I know feel like I’ll make this part of my daily routine. It’s a lifechanger, and that’s part of a resolution, it shouldn’t just be for the 365, it should be for life. And I believe this is. Like in 2013, I dropped chocolate completely, and then in 2014 I ate chocolate maybe a dozen times, if that. I’m happy to have the very odd piece, but it was nice to eliminate it and feel that echo out beyond 2013.

And with such success, here we go for another round.

Continue to read, at least, one comic a day.

I crushed this in 2014 and want to consciously keep it rolling. Good things should not fall by the wayside, this kept me up on a few books, and made me feel it was okay to set aside this time.
I am thinking about making this part of the night’s warm up, but I also know I like having a little four colour reward waiting for me when I get to it – the problem lies in when I feel like I never get to it.

Read 10 novel pages a day

My novel reading is zero, let’s be honest. I have some rad novels sitting around, waiting, hoping – hell, my brother just wrote one, and I need to read that business – it’s time to crack into them. It’ll keep my brain sharp. It’ll broaden my horizons. I’m looking forward to allowing myself time to do this again. I was also gonna add on ‘read one article a day’ but think maybe that can wait…maybe until I’m full time (hahahahaha, so never :|).

Start the night with an hour of Internet free writing
Sub goal, this will require a list before those 60 minutes start so no time is wasted at all.

This one feels like it could be key. At night, I make my coffee, I sit down, and now I want to write. No email yet, no Facebook scrolls, no alt-tab to Twitter, none of that. Just time to bash out what’s been waiting all day to happen. I gotta stop writing until 1am and thinking I can teach the next day with a straight brain/face/soul. I need to be more effective, and early. This is my aim.

Surprise your wife – hopefully once a fortnight
Date nights, sleep ins, small gifts, sneaky messages – putting it here to remind myself, and show I’m not some remorseless process machine.

She deserves it, and I get wrapped up. Let’s change this.

Think of my kids – always
Get them gifts, call them up, leave them sneaky messages in their room and on Facebook for their mother to show them.

This I’m excited for, just to ensure I see the world differently – I see a range of opportunities to please them. Because that is my job.

Aaaaand, this is enough. You never want to go overboard on these ones. I’m keeping one that’s working, making it a lifelong thing. I’m adding a warm up of the 10 novel pages, and I’m hoping this hour right into the writing comes around.

Beyond that, just be a better person/man/husband/father. I should be doing these already, but we can all always do better. Make it happen, however you can.

Have a rad 2015, peeps, let’s tear a hole in the sun *fly kicks the air*

Recap of 2014 as a Year of Writing

This has been an amazing year. I’ll flat out call it, it’s exceeded my expectations. The writing has gone well and it has been fun.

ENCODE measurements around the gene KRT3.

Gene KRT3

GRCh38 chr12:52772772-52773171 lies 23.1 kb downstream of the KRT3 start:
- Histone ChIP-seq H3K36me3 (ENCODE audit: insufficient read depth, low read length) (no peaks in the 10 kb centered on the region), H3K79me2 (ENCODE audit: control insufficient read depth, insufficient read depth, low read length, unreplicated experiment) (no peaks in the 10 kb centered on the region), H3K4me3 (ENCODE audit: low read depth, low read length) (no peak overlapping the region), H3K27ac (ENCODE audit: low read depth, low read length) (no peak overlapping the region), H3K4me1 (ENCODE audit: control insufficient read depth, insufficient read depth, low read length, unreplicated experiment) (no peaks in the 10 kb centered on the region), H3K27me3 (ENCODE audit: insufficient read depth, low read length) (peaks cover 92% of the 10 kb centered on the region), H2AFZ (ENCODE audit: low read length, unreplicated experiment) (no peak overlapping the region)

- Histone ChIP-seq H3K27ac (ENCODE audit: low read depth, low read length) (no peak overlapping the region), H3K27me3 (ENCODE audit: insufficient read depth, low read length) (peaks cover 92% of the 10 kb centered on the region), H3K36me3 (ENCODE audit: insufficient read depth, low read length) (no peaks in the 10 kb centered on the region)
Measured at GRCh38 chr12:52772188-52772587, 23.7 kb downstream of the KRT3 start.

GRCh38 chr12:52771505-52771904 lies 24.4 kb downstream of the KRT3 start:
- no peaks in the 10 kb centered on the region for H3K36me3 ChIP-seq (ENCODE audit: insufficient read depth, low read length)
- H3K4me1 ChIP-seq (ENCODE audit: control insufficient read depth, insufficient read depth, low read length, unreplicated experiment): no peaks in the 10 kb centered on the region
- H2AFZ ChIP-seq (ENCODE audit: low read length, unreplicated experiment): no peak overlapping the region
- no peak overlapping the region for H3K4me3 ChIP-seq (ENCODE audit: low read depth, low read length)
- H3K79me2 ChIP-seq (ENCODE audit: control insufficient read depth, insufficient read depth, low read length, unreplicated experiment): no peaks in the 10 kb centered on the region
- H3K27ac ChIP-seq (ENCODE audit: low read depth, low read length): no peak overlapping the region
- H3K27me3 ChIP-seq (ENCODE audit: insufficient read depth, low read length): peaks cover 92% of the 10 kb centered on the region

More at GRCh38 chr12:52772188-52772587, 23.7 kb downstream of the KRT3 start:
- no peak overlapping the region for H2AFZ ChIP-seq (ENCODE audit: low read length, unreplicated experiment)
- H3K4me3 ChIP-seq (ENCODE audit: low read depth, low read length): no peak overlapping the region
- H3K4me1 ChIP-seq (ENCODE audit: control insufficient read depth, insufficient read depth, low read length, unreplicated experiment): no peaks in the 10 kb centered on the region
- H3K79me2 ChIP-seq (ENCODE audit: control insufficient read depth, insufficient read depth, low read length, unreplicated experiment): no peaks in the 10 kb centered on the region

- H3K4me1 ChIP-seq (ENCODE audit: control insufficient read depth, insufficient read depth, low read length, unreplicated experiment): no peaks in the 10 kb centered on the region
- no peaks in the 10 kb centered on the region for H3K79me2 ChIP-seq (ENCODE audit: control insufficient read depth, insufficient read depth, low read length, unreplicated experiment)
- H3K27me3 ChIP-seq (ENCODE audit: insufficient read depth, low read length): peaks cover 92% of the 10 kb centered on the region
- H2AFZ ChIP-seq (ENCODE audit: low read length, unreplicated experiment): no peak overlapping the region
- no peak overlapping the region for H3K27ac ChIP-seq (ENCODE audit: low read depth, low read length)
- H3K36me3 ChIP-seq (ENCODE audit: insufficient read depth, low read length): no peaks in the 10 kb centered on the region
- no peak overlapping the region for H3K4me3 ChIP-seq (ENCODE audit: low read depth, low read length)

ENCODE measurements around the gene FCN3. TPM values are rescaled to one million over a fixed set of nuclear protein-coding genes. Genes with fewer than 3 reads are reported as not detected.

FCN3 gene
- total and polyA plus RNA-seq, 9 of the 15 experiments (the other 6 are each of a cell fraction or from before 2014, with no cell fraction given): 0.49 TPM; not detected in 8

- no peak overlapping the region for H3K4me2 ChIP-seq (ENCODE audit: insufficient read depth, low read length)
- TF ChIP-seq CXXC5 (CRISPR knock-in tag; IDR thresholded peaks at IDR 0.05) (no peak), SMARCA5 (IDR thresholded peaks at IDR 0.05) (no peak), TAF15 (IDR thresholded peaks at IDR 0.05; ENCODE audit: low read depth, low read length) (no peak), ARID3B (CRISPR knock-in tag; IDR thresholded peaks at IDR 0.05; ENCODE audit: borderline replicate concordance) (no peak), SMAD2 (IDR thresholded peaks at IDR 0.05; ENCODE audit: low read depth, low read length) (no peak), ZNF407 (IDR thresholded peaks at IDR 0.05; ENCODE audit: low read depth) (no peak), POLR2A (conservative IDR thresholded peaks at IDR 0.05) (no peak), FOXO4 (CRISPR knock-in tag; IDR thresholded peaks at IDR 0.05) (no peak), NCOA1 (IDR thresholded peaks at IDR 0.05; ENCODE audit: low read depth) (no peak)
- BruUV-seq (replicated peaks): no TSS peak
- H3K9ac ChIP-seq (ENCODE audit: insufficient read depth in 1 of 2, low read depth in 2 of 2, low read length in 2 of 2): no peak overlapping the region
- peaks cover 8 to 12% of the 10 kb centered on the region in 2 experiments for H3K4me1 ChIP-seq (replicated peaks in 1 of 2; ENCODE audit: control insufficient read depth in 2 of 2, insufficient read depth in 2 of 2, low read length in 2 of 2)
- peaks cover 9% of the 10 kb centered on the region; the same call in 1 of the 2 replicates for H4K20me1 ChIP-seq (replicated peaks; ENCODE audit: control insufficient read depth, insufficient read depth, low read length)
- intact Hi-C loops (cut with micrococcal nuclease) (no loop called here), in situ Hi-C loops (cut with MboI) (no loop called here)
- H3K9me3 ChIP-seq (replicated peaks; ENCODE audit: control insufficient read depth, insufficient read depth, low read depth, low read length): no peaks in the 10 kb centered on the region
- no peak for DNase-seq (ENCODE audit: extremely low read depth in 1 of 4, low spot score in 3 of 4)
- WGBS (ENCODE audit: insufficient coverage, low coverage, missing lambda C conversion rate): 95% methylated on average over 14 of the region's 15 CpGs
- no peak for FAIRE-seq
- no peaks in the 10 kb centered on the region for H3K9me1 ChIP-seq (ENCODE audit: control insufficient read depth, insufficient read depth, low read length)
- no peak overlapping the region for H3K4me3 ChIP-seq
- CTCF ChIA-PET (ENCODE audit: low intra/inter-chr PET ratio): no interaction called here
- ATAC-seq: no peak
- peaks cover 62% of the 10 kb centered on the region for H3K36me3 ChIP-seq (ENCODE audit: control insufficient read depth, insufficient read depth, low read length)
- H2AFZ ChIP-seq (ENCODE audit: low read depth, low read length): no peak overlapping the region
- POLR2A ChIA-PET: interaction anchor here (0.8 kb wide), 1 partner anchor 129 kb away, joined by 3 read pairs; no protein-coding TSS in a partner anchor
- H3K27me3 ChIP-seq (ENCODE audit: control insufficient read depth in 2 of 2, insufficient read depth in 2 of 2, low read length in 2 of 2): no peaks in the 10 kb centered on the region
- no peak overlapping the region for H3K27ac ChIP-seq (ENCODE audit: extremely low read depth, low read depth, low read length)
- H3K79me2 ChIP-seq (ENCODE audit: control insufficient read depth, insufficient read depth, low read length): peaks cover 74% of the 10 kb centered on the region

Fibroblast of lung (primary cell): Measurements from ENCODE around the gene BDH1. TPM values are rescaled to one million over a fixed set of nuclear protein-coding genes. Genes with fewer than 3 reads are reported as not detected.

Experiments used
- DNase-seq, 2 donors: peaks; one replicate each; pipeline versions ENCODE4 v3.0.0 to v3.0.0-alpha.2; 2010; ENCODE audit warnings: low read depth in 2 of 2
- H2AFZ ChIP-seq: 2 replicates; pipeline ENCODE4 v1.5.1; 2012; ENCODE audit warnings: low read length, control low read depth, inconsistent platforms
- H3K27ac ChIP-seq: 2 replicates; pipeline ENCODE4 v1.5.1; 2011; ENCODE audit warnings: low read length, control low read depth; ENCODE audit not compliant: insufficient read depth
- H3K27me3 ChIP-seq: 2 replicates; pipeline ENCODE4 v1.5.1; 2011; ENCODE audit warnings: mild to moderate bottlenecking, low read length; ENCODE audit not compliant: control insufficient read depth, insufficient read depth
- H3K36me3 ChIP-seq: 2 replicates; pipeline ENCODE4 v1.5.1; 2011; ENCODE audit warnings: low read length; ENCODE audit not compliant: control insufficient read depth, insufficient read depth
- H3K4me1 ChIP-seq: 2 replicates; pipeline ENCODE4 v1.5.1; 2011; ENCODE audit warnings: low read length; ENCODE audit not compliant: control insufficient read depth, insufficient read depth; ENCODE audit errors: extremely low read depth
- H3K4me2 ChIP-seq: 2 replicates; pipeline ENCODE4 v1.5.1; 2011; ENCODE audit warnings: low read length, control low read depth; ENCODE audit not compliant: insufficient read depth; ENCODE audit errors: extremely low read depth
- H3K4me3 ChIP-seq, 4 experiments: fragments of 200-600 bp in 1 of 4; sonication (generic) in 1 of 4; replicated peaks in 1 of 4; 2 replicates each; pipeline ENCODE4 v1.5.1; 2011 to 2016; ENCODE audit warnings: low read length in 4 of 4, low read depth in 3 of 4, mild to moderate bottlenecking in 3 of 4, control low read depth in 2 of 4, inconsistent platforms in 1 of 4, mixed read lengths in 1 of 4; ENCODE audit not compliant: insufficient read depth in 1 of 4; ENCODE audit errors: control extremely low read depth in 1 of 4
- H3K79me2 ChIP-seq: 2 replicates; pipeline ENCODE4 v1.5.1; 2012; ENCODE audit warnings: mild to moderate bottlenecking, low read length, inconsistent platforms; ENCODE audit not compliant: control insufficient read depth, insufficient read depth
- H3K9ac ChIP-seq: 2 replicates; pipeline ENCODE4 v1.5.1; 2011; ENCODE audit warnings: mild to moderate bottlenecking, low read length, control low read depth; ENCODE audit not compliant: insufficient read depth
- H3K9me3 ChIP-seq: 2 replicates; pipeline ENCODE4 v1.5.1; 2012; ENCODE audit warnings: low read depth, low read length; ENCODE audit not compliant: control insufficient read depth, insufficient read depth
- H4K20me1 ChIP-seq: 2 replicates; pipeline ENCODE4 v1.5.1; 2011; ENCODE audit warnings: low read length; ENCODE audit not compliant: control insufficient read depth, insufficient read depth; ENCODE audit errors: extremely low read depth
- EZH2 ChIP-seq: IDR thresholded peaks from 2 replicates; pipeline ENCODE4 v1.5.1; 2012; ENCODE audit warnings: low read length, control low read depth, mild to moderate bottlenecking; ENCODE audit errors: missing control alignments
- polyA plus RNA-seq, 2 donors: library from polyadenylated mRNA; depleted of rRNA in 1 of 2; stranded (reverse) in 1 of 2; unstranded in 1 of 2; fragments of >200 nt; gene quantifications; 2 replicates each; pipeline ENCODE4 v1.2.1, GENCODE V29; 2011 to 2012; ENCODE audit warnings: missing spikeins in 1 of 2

In March, I launched HEADSPACE at Monkeybrain Comics, with Eric Zawadzki cocreating and on main art duties, Chris Peterson drew addition pages, with Marissa Louise on his colours. Dan Hill edits the whole beast, and Chris Kosek designs our back matter – which consists of me prattling on about myself and my work. Then from issue #3, Sebastian Piriz flew in and has taken over from Peterson on extra art.
The book is about Shane, the sheriff of Carpenter Cove who comes to discover he’s actually inside the mind of a killer. So he has to figure out how he got there, why he’s there, and how he can survive to get out when the killer’s mind discovers the town and wants to purge it with manifested fears and memories. It’s sci fi/PKD pulp/thriller fun for all.
I actually spent most of 2013 writing HEADSPACE so it was nice to see it finally land. The 22 page/99c download debut from ComiXology was well received with reviewers loving it, readers digging it, and me not entirely loathing myself in its wake. There are currently 5 issues available, with the last 3 coming thick and fast in early 2015, and another piece of good news to follow. Without a doubt, HEADSPACE is the biggest book of my career, so far, and it’s possibly the one I’m currently most proud of.

DEER EDITOR was an issue I cooked up with Sami Kivela over a long period of time, and in between his other art responsibilities. Once finally completed, I decided to throw my piss into the wind and Kickstart the comic. I was staunch on needing this Kickstarter to have minimal-to-no postage. This was a digital experience, hence why I set my goal so low ($1000) – because I legit didn’t ‘know’ I’d make it.
However, we did make it, we made it at ~230% of funding and got the book into a lot of people’s hands. It was a scary and humbling and awesome experience. I’d definitely do it again.
This book has been a special project for me, something a little different with the black and white aspect of the art, and I’ve been humbled by the feedback it has received.

I think the GHOST TOWN tpb landed early in the year. I did that with Daniel J Logan, and Brian V Dyck on colours, at Action Lab Entertainment’s Danger Zone imprint. The trade has the issue #1 in it with art from Justin Greenwood and words by Dave Dwonch. It’s got some beats I’m proud of. If you can find it, hook in. But good luck, it’s nowhere — except on ComiXology for $7.